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Open Access Research article

Determining immune components necessary for progression of pigment dispersing disease to glaucoma in DBA/2J mice

K Saidas Nair12, Jessica Barbay1, Richard S Smith1, Sharmila Masli3 and Simon WM John14*

Author Affiliations

1 Howard Hughes Medical Institute, The Jackson Laboratory, Bar Harbor, ME, USA

2 Department of Ophthalmology, University of California, San Francisco, CA, USA

3 Department of Ophthalmology, Boston University, Boston, MA, USA

4 Department of Ophthalmology, Tufts University of Medicine, Boston, MA, USA

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BMC Genetics 2014, 15:42  doi:10.1186/1471-2156-15-42

Published: 28 March 2014



The molecular mechanisms causing pigment dispersion syndrome (PDS) and the pathway(s) by which it progresses to pigmentary glaucoma are not known. Mutations in two melanosomal protein genes (Tyrp1b and GpnmbR150X) are responsible for pigment dispersing iris disease, which progresses to intraocular pressure (IOP) elevation and subsequent glaucoma in DBA/2J mice. Melanosomal defects along with ocular immune abnormalities play a role in the propagation of pigment dispersion and progression to IOP elevation. Here, we tested the role of specific immune components in the progression of the iris disease and high IOP.


We tested the role of NK cells in disease etiology by genetically modifying the B6.D2-GpnmbR150XTyrp1b strain, which develops the same iris disease as DBA/2J mice. Our findings demonstrate that neither diminishing NK mediated cytotoxic activity (Prf1 mutation) nor NK cell depletion (Il2rg mutation) has any influence on the severity or timing of GpnmbR150XTyrp1b mediated iris disease. Since DBA/2J mice are deficient in CD94, an important immune modulator that often acts as an immune suppressor, we generated DBA/2J mice sufficient in CD94. Sufficiency of CD94 failed to alter either the iris disease or the subsequent IOP elevation. Additionally CD94 status had no detected effect on glaucomatous optic nerve damage.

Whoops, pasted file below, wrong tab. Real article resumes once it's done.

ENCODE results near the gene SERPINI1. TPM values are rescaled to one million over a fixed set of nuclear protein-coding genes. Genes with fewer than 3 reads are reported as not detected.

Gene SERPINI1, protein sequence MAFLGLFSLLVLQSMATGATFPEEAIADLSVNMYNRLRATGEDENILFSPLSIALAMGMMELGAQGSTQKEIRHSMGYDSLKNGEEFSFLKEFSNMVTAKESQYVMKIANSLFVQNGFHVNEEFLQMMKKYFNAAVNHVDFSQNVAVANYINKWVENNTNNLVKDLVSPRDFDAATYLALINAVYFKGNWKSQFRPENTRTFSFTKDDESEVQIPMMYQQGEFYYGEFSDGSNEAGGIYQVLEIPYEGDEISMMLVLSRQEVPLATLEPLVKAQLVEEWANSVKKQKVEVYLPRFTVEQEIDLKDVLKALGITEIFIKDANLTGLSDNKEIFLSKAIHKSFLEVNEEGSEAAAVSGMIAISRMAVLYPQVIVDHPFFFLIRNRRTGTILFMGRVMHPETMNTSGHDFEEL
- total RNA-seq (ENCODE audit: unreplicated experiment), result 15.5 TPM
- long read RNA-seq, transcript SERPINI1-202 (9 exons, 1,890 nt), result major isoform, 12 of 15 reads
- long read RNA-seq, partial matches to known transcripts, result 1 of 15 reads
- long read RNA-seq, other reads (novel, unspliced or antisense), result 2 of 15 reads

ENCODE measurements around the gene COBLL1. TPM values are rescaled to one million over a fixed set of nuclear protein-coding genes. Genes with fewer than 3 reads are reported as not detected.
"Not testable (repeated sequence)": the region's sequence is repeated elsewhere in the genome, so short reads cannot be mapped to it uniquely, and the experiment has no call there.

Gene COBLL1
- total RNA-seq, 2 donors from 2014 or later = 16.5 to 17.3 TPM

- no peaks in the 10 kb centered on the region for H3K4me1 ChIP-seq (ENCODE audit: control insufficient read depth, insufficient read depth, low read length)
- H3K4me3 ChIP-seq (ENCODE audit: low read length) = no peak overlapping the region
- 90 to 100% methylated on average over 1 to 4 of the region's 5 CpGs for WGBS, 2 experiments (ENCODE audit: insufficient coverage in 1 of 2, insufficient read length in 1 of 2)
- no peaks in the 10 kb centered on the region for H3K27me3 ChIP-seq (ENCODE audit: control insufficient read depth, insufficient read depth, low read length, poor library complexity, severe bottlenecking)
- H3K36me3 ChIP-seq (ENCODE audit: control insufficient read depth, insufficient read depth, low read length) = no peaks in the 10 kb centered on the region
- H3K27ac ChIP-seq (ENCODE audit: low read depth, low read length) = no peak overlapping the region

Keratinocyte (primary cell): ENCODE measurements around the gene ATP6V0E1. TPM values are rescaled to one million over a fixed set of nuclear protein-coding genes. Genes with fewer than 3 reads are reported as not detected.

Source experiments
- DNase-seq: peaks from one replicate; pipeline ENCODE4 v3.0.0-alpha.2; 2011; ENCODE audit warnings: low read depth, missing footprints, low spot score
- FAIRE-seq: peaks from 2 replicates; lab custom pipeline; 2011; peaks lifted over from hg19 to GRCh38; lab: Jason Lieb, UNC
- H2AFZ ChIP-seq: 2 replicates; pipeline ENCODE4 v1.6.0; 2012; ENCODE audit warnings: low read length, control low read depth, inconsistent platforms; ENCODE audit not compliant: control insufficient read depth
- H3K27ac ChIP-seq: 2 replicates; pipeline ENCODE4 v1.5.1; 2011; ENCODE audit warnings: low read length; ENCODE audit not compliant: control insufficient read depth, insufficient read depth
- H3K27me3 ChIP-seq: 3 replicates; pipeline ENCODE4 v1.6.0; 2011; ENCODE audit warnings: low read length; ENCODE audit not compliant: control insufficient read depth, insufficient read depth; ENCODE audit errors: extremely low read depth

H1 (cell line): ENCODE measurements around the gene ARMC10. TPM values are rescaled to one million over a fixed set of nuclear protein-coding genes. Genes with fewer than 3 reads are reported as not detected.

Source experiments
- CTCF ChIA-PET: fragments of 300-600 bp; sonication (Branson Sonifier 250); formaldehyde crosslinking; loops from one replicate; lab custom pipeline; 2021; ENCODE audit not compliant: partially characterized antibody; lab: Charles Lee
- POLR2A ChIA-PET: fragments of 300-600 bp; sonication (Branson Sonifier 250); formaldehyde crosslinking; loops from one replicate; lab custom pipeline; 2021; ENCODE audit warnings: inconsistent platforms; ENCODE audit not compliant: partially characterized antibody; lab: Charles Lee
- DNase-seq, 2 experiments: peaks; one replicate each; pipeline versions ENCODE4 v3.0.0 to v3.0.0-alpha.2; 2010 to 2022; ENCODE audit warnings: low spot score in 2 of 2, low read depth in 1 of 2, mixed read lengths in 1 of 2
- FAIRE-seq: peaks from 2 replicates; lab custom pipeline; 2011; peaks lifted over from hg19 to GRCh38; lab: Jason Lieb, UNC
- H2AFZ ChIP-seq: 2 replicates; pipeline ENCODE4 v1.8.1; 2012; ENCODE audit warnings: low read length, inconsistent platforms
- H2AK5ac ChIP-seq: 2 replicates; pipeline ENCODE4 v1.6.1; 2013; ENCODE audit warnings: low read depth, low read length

Our previous data implicate immune components in the manifestation of pigment dispersion and/or IOP elevation in DBA/2J mice. The current study eliminates important immune components, specifically NK cells and CD94 deficiency, as critical in the progression of iris disease and glaucoma. This narrows the field of possible immune components responsible for disease progression.

Glaucoma; Pigmentary glaucoma; Mouse model; DBA/2J; CD94; NK cells; ACAID; Iris disease; Intraocular pressure